What is New Mexico’s Dram Shop Law?
A dram shop law holds a business or, in some circumstances, a social host liable for serving or selling alcohol to intoxicated persons or minors who cause death, injury, or property damage to another. Most states have dram shop laws, including New Mexico.
New Mexico’s dram shop law is found in Section 41-11-1 of the New Mexico Statutes Annotated. This statute permits an injured person to hold a licensed alcohol vendor responsible for selling or serving a reasonably apparent intoxicated person alcohol under certain conditions.
These conditions are as follows:
- The vendor provided alcohol to the drunk driver;
- The drunk driver’s intoxication was reasonably apparent; or
- The vendor otherwise knew the person consuming alcohol was intoxicated; or
- The vendor knew the drunk person was going to get more alcohol elsewhere; and
- The vendor acted in a grossly negligent or reckless manner.
Proving an alcohol vendor or bar was reckless in continuing to serve a patron and that a patron’s intoxication was reasonably apparent could be an impossibility if not for the landmark case Gutierrez v. Meteor Monument. In Gutierrez, a case resulting in a drunk driving death, the New Mexico Supreme Court ruled that circumstantial evidence is enough to prove reasonably apparent intoxication.
Proving Reasonably Apparent Intoxication
Proving reasonably apparent intoxication through circumstantial evidence in the courtroom requires well-reasoned and strategic legal planning. According to the New Mexico Supreme Court, circumstantial evidence might include any of the following and more:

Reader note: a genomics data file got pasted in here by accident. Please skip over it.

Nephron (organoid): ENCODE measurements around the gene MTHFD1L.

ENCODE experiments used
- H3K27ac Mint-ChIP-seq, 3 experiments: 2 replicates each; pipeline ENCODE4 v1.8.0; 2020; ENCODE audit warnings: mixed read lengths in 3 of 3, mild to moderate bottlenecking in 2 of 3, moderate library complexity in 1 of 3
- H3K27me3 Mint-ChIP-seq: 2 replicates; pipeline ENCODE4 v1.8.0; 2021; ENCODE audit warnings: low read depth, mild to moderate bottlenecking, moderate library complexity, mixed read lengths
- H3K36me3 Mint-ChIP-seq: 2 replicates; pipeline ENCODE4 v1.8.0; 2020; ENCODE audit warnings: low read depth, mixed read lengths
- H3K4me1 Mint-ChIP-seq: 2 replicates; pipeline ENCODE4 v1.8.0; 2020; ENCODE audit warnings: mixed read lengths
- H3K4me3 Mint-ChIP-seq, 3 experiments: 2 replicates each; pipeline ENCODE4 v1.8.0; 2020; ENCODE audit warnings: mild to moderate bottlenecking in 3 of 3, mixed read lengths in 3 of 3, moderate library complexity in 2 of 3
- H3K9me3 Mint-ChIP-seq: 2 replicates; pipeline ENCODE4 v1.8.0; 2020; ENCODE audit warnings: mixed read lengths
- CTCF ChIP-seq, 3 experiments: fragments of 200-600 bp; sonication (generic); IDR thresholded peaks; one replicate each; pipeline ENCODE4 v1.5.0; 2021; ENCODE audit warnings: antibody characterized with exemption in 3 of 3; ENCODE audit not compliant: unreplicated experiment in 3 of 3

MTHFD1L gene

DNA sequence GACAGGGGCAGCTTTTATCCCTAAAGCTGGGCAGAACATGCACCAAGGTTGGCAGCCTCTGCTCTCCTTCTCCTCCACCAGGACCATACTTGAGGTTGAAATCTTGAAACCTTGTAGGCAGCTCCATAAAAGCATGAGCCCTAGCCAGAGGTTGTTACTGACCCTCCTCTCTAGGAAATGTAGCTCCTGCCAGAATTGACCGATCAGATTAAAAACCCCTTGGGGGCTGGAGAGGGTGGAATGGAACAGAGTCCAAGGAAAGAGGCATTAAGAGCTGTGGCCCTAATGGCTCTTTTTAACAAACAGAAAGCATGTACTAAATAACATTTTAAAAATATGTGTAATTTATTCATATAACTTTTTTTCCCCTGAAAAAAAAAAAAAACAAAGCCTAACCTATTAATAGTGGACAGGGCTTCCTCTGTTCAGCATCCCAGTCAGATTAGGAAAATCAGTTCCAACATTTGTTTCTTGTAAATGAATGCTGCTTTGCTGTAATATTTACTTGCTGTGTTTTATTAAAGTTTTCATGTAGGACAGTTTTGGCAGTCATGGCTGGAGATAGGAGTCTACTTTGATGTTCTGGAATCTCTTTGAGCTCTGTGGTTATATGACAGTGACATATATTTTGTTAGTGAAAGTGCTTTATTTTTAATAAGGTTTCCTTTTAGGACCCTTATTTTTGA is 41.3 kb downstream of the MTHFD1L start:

- Witness testimony;
- The drunk driver’s testimony;
- The time the drunk driver spent at the bar or other alcohol vending establishment;
- Any police observations at the accident scene;
- The breathalyzer results;
- The drunk driver’s routine and history; and
- The time between the drunk driver’s leaving the bar and the accident.
Any damages awarded by a jury in a dram shop trial are capped or limited at $50,000 per person, with a maximum of $100,000 per accident for bodily injuries and $20,000 per accident for property damage.
Social Host Liability in New Mexico
New Mexico dram shop laws include social host liability. This means that a social host or person giving a party can be liable for a third party’s injuries after over-serving an intoxicated guest. New Mexico law states that an injured party can sue a social host if “alcoholic beverages were provided recklessly in disregard of the rights of others, including the social guest.”
Damages are capped at identical amounts for social hosts as alcohol vendors, with a maximum of $50,000 per person or $100,000 per accident for bodily injuries and $20,000 per accident for property damage.
New Mexico’s Statute of Limitations for Dram Shop Claims
Personal injury claims, including dram shop claims, must be filed in court within a specific timeframe in New Mexico called the statute of limitations. With few exceptions, dram shop claims require filing within three years of the date of the accident.
Always consult an experienced New Mexico personal injury attorney to ensure you meet any statute of limitations for a particular claim.
Contact an Experienced New Mexico Dram Shop Attorney Today
If a drunk driver injured you or your loved one, contact the New Mexico personal injury attorneys at Liles White. It is imperative to begin evidence collection immediately if there is a dram shop claim in your case.
Negligent alcohol vendors should be held responsible for continuing to serve and sell intoxicated persons, especially drivers alcohol. Help stop this practice and protect other innocent people by speaking with a New Mexico dram shop attorney at Liles White about filing your claim today.